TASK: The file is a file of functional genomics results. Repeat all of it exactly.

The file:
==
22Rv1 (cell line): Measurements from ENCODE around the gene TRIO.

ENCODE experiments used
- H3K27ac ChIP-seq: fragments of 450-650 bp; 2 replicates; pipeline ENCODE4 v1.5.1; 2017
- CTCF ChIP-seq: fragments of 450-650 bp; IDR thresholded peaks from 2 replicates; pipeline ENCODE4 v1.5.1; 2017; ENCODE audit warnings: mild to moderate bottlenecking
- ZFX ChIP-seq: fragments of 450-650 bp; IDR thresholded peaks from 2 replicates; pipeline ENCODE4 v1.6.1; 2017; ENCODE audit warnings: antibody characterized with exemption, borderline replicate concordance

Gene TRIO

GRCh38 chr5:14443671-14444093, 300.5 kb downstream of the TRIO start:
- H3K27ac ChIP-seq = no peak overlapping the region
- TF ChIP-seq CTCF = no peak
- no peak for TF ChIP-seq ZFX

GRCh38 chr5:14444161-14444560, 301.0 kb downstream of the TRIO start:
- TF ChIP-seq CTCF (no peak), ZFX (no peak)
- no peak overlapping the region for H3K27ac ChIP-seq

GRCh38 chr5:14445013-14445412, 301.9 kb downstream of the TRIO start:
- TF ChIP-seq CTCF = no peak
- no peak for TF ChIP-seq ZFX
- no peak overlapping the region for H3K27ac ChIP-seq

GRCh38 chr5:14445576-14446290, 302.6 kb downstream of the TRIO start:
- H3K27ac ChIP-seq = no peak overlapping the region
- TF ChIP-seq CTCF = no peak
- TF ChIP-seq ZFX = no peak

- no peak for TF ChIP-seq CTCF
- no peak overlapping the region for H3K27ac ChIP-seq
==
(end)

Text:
22Rv1 (cell line): Measurements from ENCODE around the gene TRIO.

ENCODE experiments used
- H3K27ac ChIP-seq: fragments of 450-650 bp; 2 replicates; pipeline ENCODE4 v1.5.1; 2017
- CTCF ChIP-seq: fragments of 450-650 bp; IDR thresholded peaks from 2 replicates; pipeline ENCODE4 v1.5.1; 2017; ENCODE audit warnings: mild to moderate bottlenecking
- ZFX ChIP-seq: fragments of 450-650 bp; IDR thresholded peaks from 2 replicates; pipeline ENCODE4 v1.6.1; 2017; ENCODE audit warnings: antibody characterized with exemption, borderline replicate concordance

Gene TRIO

GRCh38 chr5:14443671-14444093, 300.5 kb downstream of the TRIO start:
- H3K27ac ChIP-seq = no peak overlapping the region
- TF ChIP-seq CTCF = no peak
- no peak for TF ChIP-seq ZFX

GRCh38 chr5:14444161-14444560, 301.0 kb downstream of the TRIO start:
- TF ChIP-seq CTCF (no peak), ZFX (no peak)
- no peak overlapping the region for H3K27ac ChIP-seq

GRCh38 chr5:14445013-14445412, 301.9 kb downstream of the TRIO start:
- TF ChIP-seq CTCF = no peak
- no peak for TF ChIP-seq ZFX
- no peak overlapping the region for H3K27ac ChIP-seq

GRCh38 chr5:14445576-14446290, 302.6 kb downstream of the TRIO start:
- H3K27ac ChIP-seq = no peak overlapping the region
- TF ChIP-seq CTCF = no peak
- TF ChIP-seq ZFX = no peak

- no peak for TF ChIP-seq CTCF
- no peak overlapping the region for H3K27ac ChIP-seq